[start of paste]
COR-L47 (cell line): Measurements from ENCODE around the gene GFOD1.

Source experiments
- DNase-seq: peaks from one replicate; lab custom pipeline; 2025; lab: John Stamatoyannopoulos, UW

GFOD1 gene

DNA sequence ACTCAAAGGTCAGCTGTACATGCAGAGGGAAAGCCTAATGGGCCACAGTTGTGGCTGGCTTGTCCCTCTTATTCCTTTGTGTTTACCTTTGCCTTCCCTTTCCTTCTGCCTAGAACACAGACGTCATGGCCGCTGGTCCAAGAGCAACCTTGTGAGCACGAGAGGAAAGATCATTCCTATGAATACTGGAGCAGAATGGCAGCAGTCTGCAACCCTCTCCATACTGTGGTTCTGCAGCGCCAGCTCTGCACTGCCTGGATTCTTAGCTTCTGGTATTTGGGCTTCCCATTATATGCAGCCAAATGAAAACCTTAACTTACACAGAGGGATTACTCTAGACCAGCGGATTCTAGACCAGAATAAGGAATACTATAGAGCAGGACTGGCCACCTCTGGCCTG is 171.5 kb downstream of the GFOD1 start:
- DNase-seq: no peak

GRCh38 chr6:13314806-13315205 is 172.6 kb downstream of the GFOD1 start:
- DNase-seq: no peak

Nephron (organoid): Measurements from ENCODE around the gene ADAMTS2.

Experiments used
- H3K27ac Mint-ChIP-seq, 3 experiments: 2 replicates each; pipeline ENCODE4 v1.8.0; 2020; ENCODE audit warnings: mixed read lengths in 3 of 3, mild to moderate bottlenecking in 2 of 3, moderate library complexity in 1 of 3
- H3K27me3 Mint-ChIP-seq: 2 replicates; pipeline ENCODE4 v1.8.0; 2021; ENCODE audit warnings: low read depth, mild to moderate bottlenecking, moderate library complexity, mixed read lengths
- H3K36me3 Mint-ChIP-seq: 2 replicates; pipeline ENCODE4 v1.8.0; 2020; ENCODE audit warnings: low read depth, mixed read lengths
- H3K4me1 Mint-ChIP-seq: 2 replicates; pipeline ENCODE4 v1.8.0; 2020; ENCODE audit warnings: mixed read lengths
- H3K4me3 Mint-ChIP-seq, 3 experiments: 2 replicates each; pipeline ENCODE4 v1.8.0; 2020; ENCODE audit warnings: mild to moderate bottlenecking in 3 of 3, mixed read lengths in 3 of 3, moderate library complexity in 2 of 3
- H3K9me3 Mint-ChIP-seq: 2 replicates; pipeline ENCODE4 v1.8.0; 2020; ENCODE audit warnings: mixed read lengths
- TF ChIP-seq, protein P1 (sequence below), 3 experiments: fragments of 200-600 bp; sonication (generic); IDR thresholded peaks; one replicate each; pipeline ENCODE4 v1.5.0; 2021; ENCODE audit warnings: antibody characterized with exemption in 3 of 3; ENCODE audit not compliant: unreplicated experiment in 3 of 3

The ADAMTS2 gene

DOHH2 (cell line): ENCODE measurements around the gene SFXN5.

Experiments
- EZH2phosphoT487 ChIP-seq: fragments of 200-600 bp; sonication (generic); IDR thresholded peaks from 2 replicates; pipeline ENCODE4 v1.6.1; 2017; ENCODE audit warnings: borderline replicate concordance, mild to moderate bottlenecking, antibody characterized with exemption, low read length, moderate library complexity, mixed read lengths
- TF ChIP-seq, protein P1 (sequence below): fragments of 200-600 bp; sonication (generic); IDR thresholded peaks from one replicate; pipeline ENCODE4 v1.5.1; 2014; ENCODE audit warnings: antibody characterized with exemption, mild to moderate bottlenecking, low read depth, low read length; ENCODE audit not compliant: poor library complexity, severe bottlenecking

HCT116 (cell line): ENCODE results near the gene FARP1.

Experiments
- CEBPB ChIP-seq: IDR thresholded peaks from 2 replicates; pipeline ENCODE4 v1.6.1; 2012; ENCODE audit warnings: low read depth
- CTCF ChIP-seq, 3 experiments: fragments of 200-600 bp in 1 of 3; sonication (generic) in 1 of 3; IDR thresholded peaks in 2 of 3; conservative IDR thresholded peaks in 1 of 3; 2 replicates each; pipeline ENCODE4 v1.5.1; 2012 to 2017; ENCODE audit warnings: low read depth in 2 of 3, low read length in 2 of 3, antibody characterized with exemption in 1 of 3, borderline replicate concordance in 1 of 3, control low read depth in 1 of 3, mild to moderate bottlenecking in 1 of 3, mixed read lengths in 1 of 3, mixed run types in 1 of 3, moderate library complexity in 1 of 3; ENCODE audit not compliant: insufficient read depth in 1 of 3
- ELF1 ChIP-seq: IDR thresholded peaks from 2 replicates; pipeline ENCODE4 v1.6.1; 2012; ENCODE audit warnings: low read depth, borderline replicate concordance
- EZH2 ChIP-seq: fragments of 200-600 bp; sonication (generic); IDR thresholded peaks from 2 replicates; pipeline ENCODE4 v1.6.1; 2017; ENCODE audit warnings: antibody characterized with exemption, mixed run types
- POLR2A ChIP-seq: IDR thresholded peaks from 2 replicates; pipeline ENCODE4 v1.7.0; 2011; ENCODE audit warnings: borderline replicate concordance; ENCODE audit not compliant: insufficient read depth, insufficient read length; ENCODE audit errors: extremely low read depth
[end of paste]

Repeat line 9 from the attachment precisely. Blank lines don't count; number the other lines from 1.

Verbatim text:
Nephron (organoid): Measurements from ENCODE around the gene ADAMTS2.